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East Bay Wildlife Management Area


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east bay muskratEast Bay Wildlife Management Area (WMA) The primary purposes of East Bay Wildlife Management Area (WMA) is for wildlife management, wildlife habitat management, and wildlife-dependent recreation. The WMA encompasses 38 acres. It was purchased from Donald and Ann Touch in 1984 with money from the Environmental Bond Act of 1972. The area, known locally as part of Finch Marsh, lies in a narrow river valley among steep sided hills. A scenic; ledge borders the northern portion of the property. The rest of the marsh to the west and northwest are lands owned by the Nature Conservancy. The neighborhood around the marsh is used for agriculture and rural residential purposes.

Featured Activities

Hunting and Trapping
East Bay Wildlife Management Area is located in Wildlife Management Unit 5G. Emergent marshes are considered the most valuable of our wetland areas and East Bay Wildlife Management Area is no exception. Here, waterfowl can be found in abundance, using the area for resting during the spring and fall migrations and for rearing young ducklings during the summer months. Hunters can find should look for mallards, black duck, teal, merganser and wood ducks. Trappers will find that the high productive quality of the marsh is such that it produces a high population of muskrats. During the winter months, muskrat houses can easily be seen protruding above the ice and snow. These valuable and prolific furbearers also share their wetland home with beaver, mink and otter. (View hunting seasons and trapping seasons)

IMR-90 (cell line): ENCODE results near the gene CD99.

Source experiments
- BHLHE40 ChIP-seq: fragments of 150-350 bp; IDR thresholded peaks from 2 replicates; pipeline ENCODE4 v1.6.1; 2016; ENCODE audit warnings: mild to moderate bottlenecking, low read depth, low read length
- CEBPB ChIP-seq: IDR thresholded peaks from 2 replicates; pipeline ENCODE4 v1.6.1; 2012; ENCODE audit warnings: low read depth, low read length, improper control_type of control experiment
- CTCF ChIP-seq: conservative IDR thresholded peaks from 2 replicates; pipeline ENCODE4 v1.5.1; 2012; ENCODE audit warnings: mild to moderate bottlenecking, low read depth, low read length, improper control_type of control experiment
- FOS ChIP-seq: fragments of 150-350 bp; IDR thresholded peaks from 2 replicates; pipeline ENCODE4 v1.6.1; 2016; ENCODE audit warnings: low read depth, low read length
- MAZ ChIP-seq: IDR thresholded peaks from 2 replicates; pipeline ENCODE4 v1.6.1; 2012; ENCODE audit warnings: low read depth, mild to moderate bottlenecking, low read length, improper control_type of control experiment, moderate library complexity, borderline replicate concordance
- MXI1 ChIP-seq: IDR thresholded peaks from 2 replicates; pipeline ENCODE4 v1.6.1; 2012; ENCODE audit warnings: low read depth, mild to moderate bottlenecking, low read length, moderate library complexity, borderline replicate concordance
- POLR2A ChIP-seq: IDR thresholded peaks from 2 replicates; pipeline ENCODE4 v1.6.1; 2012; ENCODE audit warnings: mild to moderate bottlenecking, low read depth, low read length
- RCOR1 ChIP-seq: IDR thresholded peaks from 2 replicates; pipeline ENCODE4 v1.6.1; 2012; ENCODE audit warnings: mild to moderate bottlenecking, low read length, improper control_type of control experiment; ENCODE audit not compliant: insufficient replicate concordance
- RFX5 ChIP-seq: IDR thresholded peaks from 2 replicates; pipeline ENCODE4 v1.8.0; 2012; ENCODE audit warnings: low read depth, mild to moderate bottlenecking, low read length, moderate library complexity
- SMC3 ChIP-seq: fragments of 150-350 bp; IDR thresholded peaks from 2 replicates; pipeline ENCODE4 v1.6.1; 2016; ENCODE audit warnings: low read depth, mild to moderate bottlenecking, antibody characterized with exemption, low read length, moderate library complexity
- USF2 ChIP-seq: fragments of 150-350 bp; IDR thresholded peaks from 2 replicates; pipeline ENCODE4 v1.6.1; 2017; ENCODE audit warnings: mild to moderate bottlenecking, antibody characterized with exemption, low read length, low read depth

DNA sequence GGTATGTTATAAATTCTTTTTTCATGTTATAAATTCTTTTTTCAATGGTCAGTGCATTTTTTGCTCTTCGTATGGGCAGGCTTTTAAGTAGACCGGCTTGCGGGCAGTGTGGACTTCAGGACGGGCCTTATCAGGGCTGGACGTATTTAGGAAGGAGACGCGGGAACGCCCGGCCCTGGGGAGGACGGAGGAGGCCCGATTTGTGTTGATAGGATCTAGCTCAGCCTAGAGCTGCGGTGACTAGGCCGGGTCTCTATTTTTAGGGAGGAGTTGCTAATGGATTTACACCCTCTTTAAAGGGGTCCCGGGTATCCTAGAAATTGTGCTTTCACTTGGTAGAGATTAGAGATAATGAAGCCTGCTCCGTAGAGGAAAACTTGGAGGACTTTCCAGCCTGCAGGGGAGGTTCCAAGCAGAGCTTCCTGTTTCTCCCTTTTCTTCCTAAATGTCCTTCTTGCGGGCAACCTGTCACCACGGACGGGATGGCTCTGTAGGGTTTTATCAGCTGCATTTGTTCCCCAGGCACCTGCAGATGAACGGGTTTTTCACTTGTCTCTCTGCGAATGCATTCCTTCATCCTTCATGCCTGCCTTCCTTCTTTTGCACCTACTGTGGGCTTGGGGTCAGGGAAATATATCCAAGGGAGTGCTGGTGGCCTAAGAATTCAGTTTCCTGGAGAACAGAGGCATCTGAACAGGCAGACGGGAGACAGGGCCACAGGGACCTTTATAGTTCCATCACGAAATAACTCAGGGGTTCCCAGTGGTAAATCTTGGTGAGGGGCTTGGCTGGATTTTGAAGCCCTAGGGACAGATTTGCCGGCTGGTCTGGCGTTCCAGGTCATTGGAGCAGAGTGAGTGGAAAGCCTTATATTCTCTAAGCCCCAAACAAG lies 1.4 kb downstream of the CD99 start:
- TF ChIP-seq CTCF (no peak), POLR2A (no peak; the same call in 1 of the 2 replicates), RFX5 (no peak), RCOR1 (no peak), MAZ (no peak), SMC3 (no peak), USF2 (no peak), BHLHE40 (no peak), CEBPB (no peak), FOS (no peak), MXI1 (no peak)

East Bay WMA is open to fishing; please visit DEC's website for more information about fishing. East Bay is home to a diverse fisheries community and a popular fishing hot spot in both the summer and winter months. Fisherman can expect to find bass, crappie, walleye, pike, catfish and panfish in relative abundance. Two hand launches are located a short distance from the parking area off of Sciota Road (County Route 10).

Wildlife Viewing
East Bay WMA is an identified Bird Conservation Area (BCA). New York State Bird Conservation Areas are state-owned lands and waters designated to safeguard and enhance populations of birds in New York State. These areas provide important habitats for birds. In spring and summer, many birds rely on these areas for breeding, food, and shelter. Some birds winter at BCA's, while others use BCA's as resting and feeding areas during migration. BCA's are designated as they support one or more of the following: An unusually high diversity of bird species; large concentrations of one or more bird species; endangered, threatened, or rare bird species; or an exceptional or rare bird habitat.
A variety of wildlife can be seen in the area. Use the Wildlife Management Area Mammal Checklist (PDF) (85KB) and the Wildlife Management Area Bird Checklist (PDF) (240 KB) as a wildlife viewing guides.

East Bay Brown Sign